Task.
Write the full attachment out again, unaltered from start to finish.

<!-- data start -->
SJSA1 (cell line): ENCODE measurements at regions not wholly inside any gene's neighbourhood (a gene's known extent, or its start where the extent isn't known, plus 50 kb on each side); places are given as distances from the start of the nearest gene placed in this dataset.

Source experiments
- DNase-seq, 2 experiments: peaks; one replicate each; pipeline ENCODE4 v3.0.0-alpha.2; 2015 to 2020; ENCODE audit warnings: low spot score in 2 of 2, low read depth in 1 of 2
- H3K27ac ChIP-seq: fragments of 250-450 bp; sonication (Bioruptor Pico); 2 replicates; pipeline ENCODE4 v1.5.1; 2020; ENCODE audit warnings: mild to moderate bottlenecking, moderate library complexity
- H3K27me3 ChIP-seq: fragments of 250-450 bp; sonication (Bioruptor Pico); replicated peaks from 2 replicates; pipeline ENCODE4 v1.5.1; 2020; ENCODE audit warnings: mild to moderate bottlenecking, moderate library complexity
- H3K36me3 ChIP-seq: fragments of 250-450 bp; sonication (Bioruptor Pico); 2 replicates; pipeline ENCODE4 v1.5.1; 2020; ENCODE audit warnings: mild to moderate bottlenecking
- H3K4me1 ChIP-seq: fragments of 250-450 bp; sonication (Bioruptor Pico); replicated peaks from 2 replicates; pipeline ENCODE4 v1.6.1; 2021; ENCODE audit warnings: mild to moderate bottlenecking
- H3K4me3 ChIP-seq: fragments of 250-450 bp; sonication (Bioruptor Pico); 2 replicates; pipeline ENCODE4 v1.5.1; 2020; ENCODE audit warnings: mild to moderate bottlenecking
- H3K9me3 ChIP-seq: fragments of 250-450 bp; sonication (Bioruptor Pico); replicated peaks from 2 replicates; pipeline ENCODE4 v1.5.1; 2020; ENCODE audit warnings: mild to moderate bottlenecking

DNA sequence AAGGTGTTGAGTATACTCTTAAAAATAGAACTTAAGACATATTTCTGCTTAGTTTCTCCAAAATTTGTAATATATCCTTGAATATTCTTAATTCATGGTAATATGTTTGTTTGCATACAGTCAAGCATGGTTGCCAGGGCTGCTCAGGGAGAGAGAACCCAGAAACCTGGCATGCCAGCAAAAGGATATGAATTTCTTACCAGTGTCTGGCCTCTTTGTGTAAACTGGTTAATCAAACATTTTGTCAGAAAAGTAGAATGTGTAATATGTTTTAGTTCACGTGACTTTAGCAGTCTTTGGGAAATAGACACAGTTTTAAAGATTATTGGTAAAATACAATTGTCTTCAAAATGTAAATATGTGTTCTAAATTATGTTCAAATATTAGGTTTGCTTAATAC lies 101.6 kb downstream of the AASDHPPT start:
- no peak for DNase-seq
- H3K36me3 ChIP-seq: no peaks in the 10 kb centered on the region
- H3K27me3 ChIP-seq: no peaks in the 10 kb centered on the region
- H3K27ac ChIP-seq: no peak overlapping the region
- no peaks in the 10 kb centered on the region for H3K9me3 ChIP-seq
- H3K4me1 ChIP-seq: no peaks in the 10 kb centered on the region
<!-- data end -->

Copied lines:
SJSA1 (cell line): ENCODE measurements at regions not wholly inside any gene's neighbourhood (a gene's known extent, or its start where the extent isn't known, plus 50 kb on each side); places are given as distances from the start of the nearest gene placed in this dataset.

Source experiments
- DNase-seq, 2 experiments: peaks; one replicate each; pipeline ENCODE4 v3.0.0-alpha.2; 2015 to 2020; ENCODE audit warnings: low spot score in 2 of 2, low read depth in 1 of 2
- H3K27ac ChIP-seq: fragments of 250-450 bp; sonication (Bioruptor Pico); 2 replicates; pipeline ENCODE4 v1.5.1; 2020; ENCODE audit warnings: mild to moderate bottlenecking, moderate library complexity
- H3K27me3 ChIP-seq: fragments of 250-450 bp; sonication (Bioruptor Pico); replicated peaks from 2 replicates; pipeline ENCODE4 v1.5.1; 2020; ENCODE audit warnings: mild to moderate bottlenecking, moderate library complexity
- H3K36me3 ChIP-seq: fragments of 250-450 bp; sonication (Bioruptor Pico); 2 replicates; pipeline ENCODE4 v1.5.1; 2020; ENCODE audit warnings: mild to moderate bottlenecking
- H3K4me1 ChIP-seq: fragments of 250-450 bp; sonication (Bioruptor Pico); replicated peaks from 2 replicates; pipeline ENCODE4 v1.6.1; 2021; ENCODE audit warnings: mild to moderate bottlenecking
- H3K4me3 ChIP-seq: fragments of 250-450 bp; sonication (Bioruptor Pico); 2 replicates; pipeline ENCODE4 v1.5.1; 2020; ENCODE audit warnings: mild to moderate bottlenecking
- H3K9me3 ChIP-seq: fragments of 250-450 bp; sonication (Bioruptor Pico); replicated peaks from 2 replicates; pipeline ENCODE4 v1.5.1; 2020; ENCODE audit warnings: mild to moderate bottlenecking

DNA sequence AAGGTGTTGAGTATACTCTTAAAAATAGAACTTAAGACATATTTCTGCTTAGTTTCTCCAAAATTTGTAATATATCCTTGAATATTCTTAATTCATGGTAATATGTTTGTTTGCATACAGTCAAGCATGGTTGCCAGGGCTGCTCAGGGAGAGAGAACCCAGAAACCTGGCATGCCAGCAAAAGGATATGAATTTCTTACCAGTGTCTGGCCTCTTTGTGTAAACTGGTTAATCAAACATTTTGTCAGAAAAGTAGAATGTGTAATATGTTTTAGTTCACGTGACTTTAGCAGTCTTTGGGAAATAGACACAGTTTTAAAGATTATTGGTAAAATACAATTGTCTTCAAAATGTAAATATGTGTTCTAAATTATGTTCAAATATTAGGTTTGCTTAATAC lies 101.6 kb downstream of the AASDHPPT start:
- no peak for DNase-seq
- H3K36me3 ChIP-seq: no peaks in the 10 kb centered on the region
- H3K27me3 ChIP-seq: no peaks in the 10 kb centered on the region
- H3K27ac ChIP-seq: no peak overlapping the region
- no peaks in the 10 kb centered on the region for H3K9me3 ChIP-seq
- H3K4me1 ChIP-seq: no peaks in the 10 kb centered on the region